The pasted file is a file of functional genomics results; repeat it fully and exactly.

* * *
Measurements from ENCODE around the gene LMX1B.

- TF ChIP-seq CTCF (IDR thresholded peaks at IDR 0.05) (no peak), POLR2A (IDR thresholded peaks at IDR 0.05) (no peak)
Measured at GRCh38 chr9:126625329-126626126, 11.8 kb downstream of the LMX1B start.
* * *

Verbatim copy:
Measurements from ENCODE around the gene LMX1B.

- TF ChIP-seq CTCF (IDR thresholded peaks at IDR 0.05) (no peak), POLR2A (IDR thresholded peaks at IDR 0.05) (no peak)
Measured at GRCh38 chr9:126625329-126626126, 11.8 kb downstream of the LMX1B start.